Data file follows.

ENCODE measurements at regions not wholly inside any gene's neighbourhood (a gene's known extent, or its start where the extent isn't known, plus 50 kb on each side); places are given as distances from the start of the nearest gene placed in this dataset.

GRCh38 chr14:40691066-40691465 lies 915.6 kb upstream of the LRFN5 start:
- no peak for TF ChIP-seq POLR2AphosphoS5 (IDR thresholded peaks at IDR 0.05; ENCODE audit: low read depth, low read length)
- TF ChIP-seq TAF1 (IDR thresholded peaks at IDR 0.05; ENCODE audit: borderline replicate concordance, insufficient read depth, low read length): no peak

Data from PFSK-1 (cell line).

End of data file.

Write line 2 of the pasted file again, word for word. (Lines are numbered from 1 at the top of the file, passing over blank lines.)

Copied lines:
GRCh38 chr14:40691066-40691465 lies 915.6 kb upstream of the LRFN5 start: